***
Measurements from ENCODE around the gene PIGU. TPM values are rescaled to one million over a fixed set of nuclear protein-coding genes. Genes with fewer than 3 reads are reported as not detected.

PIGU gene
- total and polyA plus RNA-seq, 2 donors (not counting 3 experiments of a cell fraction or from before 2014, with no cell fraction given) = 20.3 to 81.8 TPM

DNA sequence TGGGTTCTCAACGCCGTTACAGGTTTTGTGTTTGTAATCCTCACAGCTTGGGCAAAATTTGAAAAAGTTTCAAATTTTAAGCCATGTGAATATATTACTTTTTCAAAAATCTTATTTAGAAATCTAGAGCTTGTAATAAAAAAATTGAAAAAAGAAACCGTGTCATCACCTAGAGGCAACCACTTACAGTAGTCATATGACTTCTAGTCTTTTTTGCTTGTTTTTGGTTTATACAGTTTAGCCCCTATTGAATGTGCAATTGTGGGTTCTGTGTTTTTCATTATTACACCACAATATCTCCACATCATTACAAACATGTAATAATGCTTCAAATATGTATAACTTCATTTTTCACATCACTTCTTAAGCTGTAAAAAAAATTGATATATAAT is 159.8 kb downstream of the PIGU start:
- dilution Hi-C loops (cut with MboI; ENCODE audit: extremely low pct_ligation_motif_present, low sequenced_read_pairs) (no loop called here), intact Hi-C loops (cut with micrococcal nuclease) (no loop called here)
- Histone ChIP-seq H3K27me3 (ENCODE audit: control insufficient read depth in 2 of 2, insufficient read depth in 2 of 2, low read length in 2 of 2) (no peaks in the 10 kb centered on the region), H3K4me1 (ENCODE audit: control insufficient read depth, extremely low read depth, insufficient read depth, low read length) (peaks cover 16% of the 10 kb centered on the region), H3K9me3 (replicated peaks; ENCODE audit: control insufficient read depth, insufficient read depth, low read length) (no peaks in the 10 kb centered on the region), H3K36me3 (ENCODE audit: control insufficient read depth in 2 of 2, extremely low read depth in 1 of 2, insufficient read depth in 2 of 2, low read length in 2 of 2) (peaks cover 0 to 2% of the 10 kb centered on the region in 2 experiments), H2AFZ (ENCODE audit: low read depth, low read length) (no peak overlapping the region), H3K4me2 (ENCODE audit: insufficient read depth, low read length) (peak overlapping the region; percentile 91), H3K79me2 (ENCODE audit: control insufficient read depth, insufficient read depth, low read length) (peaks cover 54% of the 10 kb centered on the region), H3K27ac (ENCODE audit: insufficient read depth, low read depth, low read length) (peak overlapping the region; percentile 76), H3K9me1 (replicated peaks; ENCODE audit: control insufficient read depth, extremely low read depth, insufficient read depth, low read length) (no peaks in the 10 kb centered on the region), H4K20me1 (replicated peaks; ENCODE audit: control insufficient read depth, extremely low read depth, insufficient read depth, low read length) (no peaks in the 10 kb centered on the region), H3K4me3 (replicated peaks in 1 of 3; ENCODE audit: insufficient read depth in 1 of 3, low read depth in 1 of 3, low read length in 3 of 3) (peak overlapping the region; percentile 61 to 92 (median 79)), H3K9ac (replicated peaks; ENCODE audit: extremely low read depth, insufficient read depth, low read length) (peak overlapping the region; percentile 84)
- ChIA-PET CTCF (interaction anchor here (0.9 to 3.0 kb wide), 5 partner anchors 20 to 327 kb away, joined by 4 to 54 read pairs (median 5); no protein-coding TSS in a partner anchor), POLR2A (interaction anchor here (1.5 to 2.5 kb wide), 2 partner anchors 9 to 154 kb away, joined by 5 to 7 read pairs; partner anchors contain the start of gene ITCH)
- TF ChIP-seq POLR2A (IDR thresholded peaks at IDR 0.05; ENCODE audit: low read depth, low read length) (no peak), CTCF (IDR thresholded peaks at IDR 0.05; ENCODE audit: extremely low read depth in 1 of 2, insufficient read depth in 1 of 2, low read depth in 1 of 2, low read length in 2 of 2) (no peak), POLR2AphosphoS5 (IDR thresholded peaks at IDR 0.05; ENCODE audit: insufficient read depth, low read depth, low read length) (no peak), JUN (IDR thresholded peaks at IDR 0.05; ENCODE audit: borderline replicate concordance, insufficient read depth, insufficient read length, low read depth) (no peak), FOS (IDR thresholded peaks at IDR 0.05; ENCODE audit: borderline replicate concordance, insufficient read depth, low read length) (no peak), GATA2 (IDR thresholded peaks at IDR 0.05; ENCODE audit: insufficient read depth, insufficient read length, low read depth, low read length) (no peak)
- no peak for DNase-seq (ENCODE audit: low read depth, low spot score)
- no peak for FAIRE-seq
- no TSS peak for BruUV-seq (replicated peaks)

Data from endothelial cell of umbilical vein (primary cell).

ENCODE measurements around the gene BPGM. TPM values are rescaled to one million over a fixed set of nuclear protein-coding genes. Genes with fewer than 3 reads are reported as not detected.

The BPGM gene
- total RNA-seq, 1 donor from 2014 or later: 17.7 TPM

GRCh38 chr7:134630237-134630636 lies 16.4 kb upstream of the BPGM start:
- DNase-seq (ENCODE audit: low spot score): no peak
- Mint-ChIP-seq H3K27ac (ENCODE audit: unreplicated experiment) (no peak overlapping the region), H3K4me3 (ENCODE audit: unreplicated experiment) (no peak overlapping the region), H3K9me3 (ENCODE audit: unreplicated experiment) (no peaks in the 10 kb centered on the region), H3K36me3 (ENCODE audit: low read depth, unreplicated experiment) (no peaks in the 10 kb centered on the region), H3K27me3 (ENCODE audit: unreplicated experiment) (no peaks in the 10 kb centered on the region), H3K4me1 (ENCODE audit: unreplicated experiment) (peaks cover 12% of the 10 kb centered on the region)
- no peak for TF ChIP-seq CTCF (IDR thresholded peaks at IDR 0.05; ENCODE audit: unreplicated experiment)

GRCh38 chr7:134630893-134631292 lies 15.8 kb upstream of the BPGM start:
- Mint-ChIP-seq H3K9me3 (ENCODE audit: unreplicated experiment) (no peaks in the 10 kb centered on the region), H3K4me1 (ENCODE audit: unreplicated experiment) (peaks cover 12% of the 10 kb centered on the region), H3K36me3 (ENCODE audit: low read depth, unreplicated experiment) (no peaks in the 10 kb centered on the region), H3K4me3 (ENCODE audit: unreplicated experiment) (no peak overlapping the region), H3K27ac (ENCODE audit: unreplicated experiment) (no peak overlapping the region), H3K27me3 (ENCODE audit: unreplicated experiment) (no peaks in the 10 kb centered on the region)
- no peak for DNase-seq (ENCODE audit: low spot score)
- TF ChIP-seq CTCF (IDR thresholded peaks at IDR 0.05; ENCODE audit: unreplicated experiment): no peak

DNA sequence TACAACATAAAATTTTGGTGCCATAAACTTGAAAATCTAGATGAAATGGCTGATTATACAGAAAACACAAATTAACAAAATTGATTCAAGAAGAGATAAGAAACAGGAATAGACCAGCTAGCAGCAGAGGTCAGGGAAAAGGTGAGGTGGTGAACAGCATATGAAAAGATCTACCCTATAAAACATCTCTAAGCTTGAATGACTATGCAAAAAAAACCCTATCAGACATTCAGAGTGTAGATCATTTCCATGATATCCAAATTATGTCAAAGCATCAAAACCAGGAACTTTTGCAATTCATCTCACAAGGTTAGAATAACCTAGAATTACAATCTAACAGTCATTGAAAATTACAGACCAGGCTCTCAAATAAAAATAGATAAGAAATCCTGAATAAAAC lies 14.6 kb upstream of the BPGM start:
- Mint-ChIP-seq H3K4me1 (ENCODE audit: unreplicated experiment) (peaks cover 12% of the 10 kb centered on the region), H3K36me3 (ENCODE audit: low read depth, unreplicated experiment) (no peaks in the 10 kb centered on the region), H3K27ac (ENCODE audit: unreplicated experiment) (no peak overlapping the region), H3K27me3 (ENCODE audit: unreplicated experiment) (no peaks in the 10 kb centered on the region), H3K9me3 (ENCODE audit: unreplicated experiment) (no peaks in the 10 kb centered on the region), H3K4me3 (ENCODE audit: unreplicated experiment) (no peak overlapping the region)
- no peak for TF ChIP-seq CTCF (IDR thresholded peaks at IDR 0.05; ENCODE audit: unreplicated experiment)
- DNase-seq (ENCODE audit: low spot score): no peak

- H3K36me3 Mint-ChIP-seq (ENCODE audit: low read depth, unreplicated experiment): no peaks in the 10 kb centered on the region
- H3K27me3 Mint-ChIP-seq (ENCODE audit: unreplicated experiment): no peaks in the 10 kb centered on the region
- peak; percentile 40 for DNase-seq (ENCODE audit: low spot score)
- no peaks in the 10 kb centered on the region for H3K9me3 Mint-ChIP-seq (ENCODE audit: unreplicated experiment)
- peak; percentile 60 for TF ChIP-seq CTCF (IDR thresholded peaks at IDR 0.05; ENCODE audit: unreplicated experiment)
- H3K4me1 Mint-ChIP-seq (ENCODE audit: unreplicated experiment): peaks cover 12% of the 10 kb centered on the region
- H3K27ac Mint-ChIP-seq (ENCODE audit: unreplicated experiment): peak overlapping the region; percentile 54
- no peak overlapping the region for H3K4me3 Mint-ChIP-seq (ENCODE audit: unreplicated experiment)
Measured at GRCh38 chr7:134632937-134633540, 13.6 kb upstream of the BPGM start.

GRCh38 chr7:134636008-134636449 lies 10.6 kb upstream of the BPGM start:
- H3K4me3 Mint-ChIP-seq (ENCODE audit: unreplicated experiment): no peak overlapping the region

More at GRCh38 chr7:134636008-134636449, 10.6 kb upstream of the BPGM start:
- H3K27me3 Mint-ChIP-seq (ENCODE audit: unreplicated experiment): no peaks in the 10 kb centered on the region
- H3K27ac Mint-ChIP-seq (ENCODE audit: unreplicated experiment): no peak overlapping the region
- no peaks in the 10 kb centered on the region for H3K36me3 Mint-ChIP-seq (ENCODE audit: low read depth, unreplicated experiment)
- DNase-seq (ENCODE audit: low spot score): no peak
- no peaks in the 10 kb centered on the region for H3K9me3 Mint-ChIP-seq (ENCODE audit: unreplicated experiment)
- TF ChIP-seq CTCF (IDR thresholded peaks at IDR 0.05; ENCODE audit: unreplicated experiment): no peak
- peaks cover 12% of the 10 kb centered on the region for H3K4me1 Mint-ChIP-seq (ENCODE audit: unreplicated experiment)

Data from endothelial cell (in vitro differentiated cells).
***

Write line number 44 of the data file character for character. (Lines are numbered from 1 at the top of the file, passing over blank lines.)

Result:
- no peaks in the 10 kb centered on the region for H3K9me3 Mint-ChIP-seq (ENCODE audit: unreplicated experiment)